For the Love of Books: A Reading Challenge

One of my goals last year was to read 52 books, that's one book per week.  It doesn't seem like that much, but with a busy work schedule, travels and a few weeks lost to bronchitis, I didn't quite manage.  Instead I read 49 books. Though, for a person whose passion is making books, you'd think I would be able to read more!  (I don't count picture books in this list, and if I did, I'd be in the hundreds of books per year). 

I read whatever I can get my hands on, and in Cape Town, that can sometimes be a challenge.  In Canada and England I take books for granted; they are cheap, easy to get (via amazon, the library or my local bookstore), and I always seem to have a larger pile of unread books than read ones. 

Finding books in Cape Town is a different story.  Books are almost double the price here, and if you want a specific one, it takes weeks to order one in from your bookstore. I had to wait a over a month to get Somerset Maugham's "The Razor's Edge" shipped in from the States.  

I thought I'd make a list of my top 10 books from 2012.  This is completely subjective, and I wouldn't say they're favourites, just books that make me look at the world in a different way. All books, whether you enjoy them or not, are someone's effort to light a candle in the darkness.  

So, here are my 10 thought-provoking books for 2012 (in no particular order):


Cocktail Hour under the Tree of Forgetfulness by Alexandra Fuller

 (a witty and honest biography of the author's mother, coming of age in Kenya, Rhodesia and Zambia)


The Machine Stops by E.M. Forster

(a futuristic short-story about a world where all the people are plugged into machines and have no human interaction, sounds familiar, no?)


The Collected Stories of Katherine Mansfield

(absolutely divine writing....)


His Dark Materials Trilogy by Philip Pullman

(A spiritual and metaphysical adventure for children)


The Razor's Edge by W. Somerset Maugham

(A coming of age tale about Larry, drifting through post-war Europe, trying to find the meaning of life, and going against the expectations of his peers, who seem to value money and power more than spirituality. A life changing book.)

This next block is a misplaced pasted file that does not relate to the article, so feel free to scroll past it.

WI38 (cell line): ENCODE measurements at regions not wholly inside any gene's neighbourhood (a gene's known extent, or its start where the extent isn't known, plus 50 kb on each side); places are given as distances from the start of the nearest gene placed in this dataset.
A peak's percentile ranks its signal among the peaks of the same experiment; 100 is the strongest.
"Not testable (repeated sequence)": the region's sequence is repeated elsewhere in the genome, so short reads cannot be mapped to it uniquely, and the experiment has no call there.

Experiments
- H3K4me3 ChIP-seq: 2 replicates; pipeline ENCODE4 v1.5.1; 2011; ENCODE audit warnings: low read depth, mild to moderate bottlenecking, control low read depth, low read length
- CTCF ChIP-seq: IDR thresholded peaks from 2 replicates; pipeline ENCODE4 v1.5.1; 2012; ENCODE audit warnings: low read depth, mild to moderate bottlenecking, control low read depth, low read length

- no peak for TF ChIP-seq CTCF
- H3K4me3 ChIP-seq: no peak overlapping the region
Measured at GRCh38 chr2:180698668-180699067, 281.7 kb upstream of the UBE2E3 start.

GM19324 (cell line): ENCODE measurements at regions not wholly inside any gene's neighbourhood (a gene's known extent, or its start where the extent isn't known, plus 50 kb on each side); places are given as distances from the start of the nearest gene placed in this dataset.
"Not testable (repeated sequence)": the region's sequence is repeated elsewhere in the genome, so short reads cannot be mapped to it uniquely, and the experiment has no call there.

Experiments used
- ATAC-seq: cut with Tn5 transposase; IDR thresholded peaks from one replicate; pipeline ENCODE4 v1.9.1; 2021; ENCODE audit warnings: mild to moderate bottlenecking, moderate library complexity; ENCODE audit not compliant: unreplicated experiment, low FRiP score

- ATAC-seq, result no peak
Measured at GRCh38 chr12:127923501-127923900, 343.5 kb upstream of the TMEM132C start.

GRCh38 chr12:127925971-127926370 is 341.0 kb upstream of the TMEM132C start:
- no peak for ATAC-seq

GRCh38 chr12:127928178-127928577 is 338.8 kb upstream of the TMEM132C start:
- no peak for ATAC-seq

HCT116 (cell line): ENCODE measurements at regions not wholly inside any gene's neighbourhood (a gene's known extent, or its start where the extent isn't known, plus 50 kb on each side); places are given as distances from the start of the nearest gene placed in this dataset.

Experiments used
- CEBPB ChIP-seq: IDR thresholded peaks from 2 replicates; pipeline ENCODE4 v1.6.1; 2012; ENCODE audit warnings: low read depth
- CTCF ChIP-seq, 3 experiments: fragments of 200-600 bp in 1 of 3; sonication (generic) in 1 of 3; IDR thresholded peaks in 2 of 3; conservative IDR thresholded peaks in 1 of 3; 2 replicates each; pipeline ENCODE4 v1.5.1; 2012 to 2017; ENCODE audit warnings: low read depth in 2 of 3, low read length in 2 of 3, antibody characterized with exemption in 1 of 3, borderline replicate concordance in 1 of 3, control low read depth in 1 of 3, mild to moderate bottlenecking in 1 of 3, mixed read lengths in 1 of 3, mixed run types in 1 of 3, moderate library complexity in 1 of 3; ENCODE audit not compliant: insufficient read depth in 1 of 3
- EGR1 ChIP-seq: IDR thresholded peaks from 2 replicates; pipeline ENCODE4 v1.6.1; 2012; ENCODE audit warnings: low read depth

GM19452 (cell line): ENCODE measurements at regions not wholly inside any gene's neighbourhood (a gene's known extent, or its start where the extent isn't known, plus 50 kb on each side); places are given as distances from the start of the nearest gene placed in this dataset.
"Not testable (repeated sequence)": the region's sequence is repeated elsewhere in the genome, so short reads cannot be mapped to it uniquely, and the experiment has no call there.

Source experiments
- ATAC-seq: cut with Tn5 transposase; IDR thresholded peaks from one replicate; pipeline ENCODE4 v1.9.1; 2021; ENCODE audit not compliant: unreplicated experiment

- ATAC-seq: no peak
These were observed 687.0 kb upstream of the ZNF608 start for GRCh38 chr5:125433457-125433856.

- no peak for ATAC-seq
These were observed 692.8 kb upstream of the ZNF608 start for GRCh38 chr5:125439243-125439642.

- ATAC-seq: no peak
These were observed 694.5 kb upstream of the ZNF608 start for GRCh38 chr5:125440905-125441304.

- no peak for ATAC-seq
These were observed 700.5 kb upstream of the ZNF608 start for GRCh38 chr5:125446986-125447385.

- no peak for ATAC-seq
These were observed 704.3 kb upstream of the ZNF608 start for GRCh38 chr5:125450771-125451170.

The Story of English in 100 words by David Crystal

 (100 words, defined and explained from the first word ever written in English "roe deer" to modern words like "webinar."  A must read for all language lovers.)  


Goliath by Tom Gauld

(best graphic novel I've read all year, and a new way to look at a Bible story)


Code Name Verity by Elizabeth Wein

(two young spies, trying to save each other against all odds in WWII France.  And who is telling the truth?)


All's Well that End's Well by William Shakespeare

(Not your typical love story, Helena hoodwinks Bertram into marrying her: she's happy; he's not. How will it end?)


Wildwood by Colin Meloy

(an adventure in an alternate reality Portland, where two children have to unravel the political and environmental conflicts of a Wildwood populated by talking birds, an army of foxes, other fantastic creatures.  A romp of a read.)

If you want to join me in the reading challenge, you can find me on



And, do you have any recommendations for books I should read in 2013?  Leave a comment and let me know. :-) 

PS:  I have an e-reader, but I'm such an old-fashioned old soul that I find it difficult to muster enthusiasm for reading on it.  I'd much rather have books in my hand and on my bookshelf.  :-)  And, just look at this library, isn't it stunning?  

My new favourite place in Cape Town.... the Central Library!